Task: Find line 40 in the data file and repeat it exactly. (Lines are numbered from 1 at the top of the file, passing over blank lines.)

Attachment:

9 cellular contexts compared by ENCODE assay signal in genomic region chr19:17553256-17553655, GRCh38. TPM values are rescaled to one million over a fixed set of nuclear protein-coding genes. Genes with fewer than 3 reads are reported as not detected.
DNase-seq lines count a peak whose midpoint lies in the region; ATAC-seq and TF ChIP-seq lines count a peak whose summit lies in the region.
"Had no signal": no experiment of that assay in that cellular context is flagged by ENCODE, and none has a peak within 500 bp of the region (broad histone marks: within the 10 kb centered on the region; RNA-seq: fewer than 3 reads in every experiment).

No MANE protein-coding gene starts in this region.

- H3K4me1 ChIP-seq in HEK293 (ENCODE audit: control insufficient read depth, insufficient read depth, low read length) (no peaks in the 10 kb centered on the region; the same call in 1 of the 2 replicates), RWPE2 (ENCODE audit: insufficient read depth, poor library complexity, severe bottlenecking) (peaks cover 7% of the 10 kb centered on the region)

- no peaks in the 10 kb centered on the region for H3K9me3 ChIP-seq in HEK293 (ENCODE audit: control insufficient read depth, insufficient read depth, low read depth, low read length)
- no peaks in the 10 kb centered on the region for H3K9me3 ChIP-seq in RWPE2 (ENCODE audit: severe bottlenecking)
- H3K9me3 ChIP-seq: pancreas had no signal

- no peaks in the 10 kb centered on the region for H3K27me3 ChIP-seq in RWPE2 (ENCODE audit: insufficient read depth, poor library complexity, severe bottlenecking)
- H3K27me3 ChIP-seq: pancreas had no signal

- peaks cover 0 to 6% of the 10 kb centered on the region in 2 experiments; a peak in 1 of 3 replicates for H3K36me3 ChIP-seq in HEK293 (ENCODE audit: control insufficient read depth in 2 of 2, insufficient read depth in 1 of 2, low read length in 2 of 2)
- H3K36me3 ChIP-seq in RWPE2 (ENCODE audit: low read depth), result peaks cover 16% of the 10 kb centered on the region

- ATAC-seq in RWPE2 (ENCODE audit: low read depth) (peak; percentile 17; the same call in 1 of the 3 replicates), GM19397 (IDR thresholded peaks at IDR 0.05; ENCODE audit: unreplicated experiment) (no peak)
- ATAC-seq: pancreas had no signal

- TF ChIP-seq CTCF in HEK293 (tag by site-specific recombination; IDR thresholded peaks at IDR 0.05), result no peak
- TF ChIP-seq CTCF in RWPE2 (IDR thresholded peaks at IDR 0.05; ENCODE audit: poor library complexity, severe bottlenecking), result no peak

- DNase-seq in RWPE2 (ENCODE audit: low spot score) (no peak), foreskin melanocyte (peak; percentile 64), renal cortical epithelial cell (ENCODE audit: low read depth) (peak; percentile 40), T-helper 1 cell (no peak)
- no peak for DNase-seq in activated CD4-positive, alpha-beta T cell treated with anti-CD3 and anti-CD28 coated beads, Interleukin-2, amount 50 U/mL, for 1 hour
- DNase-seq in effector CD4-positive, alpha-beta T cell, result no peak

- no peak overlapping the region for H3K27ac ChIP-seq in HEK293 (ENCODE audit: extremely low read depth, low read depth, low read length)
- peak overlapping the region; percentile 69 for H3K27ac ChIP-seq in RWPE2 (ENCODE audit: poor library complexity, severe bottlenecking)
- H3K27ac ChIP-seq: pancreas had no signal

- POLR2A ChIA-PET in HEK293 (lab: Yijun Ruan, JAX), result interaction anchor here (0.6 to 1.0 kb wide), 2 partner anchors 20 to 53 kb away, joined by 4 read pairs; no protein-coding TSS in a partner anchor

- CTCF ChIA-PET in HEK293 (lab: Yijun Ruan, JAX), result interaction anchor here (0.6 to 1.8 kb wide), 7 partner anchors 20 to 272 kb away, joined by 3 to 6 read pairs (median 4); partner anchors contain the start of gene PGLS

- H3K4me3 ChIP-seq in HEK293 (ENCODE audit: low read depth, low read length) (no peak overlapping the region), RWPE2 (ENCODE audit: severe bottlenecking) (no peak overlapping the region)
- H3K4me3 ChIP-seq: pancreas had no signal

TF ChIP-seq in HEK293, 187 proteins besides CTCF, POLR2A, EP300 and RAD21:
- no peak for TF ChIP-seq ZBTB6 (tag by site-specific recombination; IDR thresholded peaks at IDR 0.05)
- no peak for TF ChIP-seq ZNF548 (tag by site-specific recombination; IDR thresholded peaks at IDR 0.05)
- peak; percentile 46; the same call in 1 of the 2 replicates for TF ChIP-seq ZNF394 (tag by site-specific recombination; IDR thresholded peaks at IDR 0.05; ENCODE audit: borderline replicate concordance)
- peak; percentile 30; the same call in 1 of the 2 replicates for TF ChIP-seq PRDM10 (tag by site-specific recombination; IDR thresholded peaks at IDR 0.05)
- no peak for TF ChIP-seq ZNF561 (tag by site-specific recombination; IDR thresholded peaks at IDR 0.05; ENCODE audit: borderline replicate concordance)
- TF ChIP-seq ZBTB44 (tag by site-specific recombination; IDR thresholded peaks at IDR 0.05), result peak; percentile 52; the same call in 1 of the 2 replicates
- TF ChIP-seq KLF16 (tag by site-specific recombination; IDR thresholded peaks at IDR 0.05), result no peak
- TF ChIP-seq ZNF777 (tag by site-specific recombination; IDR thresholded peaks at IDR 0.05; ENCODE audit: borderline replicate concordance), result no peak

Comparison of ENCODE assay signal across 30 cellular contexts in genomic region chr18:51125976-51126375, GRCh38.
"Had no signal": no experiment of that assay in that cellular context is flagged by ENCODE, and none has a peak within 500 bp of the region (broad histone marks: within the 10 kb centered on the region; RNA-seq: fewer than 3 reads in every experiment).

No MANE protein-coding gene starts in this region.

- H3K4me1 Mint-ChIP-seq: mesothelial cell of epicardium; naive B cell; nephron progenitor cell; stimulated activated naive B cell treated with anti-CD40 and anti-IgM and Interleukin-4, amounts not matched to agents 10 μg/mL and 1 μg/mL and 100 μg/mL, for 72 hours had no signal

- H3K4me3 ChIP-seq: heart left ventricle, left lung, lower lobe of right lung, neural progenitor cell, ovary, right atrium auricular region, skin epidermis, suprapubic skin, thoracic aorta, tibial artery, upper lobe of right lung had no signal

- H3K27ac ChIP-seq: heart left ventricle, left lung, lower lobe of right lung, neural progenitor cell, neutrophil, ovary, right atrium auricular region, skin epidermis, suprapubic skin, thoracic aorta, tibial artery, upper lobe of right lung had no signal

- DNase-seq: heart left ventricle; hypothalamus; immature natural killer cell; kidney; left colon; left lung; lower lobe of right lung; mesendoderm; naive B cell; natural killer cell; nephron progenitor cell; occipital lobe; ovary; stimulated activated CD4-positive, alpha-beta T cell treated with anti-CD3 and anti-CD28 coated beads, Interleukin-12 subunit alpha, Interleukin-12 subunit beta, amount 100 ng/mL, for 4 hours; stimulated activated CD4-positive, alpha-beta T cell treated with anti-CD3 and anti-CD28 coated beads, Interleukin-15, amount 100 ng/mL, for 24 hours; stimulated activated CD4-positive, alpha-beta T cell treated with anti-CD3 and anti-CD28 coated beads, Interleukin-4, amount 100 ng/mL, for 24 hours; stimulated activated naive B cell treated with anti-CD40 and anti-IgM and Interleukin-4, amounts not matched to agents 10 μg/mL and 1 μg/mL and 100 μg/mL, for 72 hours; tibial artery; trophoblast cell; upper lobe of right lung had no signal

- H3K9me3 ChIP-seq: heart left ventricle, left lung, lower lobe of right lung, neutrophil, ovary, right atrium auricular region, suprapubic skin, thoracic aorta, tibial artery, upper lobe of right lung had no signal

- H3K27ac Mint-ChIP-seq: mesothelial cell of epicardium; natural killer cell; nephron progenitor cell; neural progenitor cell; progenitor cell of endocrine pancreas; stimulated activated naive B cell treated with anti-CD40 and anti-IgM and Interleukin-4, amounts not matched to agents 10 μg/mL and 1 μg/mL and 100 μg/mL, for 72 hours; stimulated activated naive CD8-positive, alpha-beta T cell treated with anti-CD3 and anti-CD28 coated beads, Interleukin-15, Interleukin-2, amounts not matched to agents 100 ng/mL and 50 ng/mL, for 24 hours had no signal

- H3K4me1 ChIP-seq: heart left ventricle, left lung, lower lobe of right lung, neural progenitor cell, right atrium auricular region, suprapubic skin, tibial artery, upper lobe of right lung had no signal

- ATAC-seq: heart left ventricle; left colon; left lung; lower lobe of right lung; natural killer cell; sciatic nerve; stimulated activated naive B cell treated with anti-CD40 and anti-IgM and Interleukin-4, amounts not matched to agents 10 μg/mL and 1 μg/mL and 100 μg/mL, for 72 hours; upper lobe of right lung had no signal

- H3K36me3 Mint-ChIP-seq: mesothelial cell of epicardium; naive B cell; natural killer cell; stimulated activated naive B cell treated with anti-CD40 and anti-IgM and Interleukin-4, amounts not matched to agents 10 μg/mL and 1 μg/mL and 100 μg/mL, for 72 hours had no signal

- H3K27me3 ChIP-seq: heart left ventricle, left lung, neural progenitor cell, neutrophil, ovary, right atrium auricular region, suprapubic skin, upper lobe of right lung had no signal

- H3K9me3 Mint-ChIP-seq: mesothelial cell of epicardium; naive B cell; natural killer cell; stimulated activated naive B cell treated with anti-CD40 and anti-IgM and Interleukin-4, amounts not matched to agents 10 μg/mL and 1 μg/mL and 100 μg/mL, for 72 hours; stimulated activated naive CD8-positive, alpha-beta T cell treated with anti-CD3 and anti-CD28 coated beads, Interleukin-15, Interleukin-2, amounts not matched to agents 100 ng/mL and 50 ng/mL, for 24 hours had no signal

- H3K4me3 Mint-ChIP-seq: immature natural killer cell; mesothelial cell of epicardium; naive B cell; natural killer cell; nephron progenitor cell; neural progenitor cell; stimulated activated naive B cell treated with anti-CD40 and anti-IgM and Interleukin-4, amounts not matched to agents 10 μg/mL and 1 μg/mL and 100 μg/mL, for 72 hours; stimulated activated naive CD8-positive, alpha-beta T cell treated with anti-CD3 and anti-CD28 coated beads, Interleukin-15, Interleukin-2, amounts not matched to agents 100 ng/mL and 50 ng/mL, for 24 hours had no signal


- H3K4me3 ChIP-seq: heart left ventricle, left lung, lower lobe of right lung, neural progenitor cell, ovary, right atrium auricular region, skin epidermis, suprapubic skin, thoracic aorta, tibial artery, upper lobe of right lung had no signal